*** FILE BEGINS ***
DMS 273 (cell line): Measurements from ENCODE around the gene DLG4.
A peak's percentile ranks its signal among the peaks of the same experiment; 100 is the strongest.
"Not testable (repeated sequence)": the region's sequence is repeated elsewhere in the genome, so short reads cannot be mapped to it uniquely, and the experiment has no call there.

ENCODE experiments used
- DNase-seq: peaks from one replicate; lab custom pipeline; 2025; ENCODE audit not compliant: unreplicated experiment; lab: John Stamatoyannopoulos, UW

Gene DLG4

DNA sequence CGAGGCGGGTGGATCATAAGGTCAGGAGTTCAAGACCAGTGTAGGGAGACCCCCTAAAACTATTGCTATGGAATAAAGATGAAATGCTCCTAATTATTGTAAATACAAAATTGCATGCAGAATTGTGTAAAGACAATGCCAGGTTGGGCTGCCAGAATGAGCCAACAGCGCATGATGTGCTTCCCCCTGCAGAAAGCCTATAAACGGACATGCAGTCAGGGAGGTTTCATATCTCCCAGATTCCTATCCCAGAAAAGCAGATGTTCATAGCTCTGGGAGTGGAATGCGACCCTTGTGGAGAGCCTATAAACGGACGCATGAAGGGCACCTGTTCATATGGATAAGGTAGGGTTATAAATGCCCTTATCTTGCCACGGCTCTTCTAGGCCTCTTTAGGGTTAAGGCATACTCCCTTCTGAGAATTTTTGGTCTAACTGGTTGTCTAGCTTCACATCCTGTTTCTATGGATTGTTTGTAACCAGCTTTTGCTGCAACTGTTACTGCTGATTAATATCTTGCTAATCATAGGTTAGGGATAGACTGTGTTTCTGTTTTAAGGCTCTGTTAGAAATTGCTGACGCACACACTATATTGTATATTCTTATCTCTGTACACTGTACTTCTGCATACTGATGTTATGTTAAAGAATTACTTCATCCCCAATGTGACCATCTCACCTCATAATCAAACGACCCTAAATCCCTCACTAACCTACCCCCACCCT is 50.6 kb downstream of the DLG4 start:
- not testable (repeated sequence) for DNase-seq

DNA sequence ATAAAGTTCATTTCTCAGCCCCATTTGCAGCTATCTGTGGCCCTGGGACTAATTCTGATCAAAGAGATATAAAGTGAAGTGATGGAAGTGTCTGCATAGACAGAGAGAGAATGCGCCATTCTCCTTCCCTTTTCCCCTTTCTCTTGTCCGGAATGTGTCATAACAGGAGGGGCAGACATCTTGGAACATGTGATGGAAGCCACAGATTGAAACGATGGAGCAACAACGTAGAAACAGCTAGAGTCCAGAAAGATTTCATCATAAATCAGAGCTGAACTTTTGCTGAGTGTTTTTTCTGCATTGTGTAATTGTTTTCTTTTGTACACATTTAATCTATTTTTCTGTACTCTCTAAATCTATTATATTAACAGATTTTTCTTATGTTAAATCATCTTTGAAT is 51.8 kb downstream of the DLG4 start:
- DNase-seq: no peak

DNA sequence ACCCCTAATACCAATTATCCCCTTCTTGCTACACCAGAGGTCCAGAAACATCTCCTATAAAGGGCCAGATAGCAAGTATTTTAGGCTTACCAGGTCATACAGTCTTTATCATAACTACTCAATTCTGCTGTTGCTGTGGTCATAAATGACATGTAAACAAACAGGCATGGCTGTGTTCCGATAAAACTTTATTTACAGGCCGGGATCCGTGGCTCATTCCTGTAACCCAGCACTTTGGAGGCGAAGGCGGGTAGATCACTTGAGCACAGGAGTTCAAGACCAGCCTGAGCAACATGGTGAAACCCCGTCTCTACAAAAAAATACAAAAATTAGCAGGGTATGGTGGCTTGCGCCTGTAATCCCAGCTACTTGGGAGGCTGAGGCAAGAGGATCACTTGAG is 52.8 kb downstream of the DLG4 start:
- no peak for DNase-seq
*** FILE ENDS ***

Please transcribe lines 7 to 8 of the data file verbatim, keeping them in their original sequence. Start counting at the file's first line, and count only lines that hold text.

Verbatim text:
DNA sequence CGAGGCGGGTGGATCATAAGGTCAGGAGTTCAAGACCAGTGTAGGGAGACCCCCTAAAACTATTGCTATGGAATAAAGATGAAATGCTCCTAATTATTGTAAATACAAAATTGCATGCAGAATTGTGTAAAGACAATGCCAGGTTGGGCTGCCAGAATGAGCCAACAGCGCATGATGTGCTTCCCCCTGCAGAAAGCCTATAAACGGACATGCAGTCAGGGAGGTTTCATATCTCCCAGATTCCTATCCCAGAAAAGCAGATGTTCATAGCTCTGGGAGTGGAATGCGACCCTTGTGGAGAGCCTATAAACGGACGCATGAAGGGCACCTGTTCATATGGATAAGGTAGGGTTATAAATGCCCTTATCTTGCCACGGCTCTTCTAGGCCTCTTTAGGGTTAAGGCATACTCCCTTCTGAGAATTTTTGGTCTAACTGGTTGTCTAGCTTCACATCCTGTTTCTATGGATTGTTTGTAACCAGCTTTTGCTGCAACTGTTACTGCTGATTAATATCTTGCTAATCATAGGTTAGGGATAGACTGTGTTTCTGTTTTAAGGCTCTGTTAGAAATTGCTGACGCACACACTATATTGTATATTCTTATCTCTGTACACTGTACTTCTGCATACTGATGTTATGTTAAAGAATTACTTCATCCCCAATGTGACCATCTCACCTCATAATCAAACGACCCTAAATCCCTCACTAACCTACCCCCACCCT is 50.6 kb downstream of the DLG4 start:
- not testable (repeated sequence) for DNase-seq